Article Reveals More About McQueary

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LACKAWANNA COUNTY -- Mike McQueary is known as "the whistleblower."

He is the key prosecution witness in the trial of three former Penn State officials charged in connection with the a sex abuse scandal, surrounding former assistant football coach Jerry Sandusky.

Mike McQueary is at the center of an article published in ESPN The Magazine.

The title is "The Whistleblower's Last Stand."

In that article, Don Van Natta reports McQueary revealed to his players he too was abused as a child, one reason he said he felt so helpless when he walked in on Jerry Sandusky abusing a boy in a Penn State shower in 2001.

McQueary did not name his abuser.

The article also revealed McQueary's gambling problem, even betting on his own team while he played for Penn State.

Van Natta was interviewed on ESPN about the article and what he learned about Mike McQueary.

"His life is really in limbo now. He's been on hold for three years. He's living in State College, he's unemployed, he's broke. He's living in his boyhood house in State College, sleeping in his boyhood bed," he said.

The day the article was released, Jay Paterno, son of legendary football coach Joe Paterno, was in Lackawanna County.

Paterno is a Democratic candidate for state lieutenant governor. He met with local officials and talked about improving education.

Newswatch 16 asked him about the article and the report that McQueary was the victim of childhood abuse.

Paterno told Newswatch 16 he had not read it yet.

"One thing I've learned in the last 26, 27 months is I take everything I read in the media with a grain of salt, so I don't I don't want to respond to it," Paterno said.

Paul McGloin of Scranton traveled with Paterno.

McGloin's son, Matt, was a quarterback at Penn State and close with Mike McQueary.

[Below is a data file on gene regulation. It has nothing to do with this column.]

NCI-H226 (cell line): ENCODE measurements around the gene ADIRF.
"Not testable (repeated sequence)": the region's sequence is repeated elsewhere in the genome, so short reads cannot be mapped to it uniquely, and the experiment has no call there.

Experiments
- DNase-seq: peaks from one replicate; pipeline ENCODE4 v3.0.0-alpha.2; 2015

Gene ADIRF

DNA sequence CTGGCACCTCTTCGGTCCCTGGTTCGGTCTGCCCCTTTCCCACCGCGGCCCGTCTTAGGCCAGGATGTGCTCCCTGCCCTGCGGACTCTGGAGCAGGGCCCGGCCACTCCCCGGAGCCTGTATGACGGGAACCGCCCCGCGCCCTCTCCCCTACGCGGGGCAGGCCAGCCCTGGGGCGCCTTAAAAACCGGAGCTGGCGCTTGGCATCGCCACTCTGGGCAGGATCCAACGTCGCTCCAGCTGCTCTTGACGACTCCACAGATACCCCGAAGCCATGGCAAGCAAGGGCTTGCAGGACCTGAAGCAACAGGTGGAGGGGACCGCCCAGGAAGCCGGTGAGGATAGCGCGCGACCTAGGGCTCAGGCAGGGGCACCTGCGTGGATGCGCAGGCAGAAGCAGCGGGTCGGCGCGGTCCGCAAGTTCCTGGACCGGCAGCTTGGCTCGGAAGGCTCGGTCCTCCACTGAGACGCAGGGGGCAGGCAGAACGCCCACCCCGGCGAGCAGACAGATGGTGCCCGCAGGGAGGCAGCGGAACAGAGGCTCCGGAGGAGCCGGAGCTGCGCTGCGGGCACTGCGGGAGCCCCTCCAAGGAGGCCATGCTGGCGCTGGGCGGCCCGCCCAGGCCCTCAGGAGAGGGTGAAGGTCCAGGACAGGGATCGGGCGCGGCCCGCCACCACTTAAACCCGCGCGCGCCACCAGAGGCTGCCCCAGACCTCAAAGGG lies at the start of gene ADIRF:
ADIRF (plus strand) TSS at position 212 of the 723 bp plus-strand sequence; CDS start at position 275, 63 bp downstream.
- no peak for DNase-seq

"I always thought Mike was a good guy, was good to my son at Penn State, very honest with the players, you know and I've heard that several times from my son how honest Mike was. "

Mike McQueary is considered the prosecution's key witness in upcoming conspiracy trials of three former Penn State officials accused of covering up Jerry Sandusky's sexual abuse.

Mike McQueary has also filed a multi-million dollar whistleblower lawsuit against Penn State.


  • Inger DiGirolamo

    I was confused when the story first broke that McQueary didn’t act at the time to save the boy. Now, knowing he was a victim of child abuse, all the more he should have come to the victim’s rescue. Or at least as other talkback writer stated, he could have called 911 or gotten another adult involved to intervene. Shame!

  • Charles

    A REAL MAN would have stopped someone committing a crime. I would never ever walk away from a child that needed help! He could have been a hero but instead doing nothing is a zero in my opinion.

  • angie

    I agree. If he was a victim of child abuse as he claims, he would have had the spine to stop what he was witnessing, not walk away and keep quiet. A victim of child sexual abuse myself, I can say with certainty that I would not have been so spineless.

  • Maggie

    I don’t feel any sympathy for McQueary. He walked away from a child in desperate need of immediate help. McQueary was not a child at the time of the alleged incident. He was a 28-year-old college educated grown man standing well over six feet tall and a former PSU football player. At a minimum, all he had to do was pick up the phone to dial 911. He’s making excuses to cover for his cowardice.

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